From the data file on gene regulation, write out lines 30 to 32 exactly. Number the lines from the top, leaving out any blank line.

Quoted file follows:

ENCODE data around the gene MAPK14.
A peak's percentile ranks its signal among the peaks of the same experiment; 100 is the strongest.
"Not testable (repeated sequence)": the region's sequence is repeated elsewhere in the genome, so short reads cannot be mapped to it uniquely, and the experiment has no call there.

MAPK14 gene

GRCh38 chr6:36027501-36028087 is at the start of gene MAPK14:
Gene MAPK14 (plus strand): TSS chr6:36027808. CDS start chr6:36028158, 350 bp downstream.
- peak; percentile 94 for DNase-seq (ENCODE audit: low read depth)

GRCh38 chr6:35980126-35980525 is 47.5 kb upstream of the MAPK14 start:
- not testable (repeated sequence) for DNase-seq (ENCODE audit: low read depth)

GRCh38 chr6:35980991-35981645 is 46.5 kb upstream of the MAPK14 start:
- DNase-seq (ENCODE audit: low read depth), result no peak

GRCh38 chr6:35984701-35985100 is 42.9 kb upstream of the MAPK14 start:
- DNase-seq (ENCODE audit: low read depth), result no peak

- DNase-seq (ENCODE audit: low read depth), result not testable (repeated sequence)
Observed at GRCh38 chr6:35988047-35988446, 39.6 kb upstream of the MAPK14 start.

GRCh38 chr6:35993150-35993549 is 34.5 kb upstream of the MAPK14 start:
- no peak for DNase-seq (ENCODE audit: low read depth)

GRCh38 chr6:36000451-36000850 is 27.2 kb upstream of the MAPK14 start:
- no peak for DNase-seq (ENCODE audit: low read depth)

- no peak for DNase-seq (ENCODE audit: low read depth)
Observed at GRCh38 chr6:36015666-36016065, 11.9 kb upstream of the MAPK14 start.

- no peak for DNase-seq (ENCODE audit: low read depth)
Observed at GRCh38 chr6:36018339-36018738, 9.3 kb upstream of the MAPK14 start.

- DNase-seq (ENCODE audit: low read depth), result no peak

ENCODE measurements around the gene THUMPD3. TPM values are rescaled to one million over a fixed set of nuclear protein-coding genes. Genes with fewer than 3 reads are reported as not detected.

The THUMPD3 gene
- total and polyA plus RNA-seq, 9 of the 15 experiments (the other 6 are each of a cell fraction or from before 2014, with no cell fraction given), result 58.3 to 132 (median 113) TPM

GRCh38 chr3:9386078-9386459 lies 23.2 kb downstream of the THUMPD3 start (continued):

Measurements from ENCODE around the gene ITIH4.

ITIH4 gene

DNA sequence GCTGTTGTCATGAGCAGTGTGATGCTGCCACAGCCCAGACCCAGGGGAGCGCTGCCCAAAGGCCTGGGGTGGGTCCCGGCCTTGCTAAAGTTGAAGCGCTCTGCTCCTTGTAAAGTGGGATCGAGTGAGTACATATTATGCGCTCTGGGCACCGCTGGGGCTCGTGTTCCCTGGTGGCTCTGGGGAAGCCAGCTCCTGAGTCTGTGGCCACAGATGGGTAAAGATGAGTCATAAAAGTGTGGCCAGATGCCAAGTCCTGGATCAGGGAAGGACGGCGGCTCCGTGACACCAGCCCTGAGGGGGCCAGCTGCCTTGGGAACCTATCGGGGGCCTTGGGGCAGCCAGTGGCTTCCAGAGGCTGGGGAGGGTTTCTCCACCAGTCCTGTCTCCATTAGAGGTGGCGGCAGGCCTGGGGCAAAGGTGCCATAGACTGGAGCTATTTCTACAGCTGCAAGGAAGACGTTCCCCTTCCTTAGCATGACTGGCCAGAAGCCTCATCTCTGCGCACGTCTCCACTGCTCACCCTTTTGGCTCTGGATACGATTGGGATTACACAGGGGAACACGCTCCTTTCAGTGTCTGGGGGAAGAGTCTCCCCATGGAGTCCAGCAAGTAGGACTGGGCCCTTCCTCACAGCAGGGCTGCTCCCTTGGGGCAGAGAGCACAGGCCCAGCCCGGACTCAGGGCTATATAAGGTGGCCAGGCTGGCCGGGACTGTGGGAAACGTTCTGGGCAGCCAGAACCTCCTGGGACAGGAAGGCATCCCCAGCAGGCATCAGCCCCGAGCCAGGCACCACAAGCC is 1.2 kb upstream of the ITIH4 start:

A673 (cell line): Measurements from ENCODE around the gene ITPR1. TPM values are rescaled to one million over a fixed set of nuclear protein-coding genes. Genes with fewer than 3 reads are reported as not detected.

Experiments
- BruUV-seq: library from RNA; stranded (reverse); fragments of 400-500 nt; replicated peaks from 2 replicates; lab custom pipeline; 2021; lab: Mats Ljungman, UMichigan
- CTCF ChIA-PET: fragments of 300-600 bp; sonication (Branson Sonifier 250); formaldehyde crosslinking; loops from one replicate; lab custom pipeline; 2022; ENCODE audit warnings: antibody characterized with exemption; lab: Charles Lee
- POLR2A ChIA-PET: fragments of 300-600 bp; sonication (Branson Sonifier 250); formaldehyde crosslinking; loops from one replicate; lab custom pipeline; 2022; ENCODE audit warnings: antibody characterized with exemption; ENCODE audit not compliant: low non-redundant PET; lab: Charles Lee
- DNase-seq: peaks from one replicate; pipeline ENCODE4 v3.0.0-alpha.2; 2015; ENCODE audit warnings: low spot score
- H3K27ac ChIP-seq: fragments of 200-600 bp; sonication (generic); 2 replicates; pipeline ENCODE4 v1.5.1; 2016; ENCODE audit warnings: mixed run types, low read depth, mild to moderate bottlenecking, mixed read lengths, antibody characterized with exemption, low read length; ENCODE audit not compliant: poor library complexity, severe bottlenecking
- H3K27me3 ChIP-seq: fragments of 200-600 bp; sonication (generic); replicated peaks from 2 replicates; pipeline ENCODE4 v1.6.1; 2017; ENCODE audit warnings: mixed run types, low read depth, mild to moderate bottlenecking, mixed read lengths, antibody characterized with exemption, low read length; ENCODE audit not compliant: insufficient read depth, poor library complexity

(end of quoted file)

ITIH4 gene

DNA sequence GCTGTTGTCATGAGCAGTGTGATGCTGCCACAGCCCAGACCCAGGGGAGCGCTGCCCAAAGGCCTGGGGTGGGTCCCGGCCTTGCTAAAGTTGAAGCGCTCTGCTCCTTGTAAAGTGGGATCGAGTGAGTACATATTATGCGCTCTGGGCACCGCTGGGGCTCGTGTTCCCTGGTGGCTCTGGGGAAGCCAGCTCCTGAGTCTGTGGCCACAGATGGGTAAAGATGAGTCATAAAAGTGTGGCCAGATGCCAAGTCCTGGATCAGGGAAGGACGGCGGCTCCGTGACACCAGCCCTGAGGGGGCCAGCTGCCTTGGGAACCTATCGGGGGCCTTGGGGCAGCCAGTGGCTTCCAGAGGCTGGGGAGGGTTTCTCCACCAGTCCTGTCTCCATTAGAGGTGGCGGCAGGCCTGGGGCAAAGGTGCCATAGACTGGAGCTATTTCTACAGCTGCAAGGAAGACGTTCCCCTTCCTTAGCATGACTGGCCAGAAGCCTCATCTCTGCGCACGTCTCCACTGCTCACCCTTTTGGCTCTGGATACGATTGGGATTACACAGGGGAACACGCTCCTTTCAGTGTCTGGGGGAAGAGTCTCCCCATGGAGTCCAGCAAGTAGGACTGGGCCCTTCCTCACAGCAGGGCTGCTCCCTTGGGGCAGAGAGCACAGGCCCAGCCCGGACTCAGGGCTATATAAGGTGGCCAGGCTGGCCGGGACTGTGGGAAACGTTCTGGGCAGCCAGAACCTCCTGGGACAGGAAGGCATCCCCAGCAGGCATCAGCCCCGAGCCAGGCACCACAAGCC is 1.2 kb upstream of the ITIH4 start:

A673 (cell line): Measurements from ENCODE around the gene ITPR1. TPM values are rescaled to one million over a fixed set of nuclear protein-coding genes. Genes with fewer than 3 reads are reported as not detected.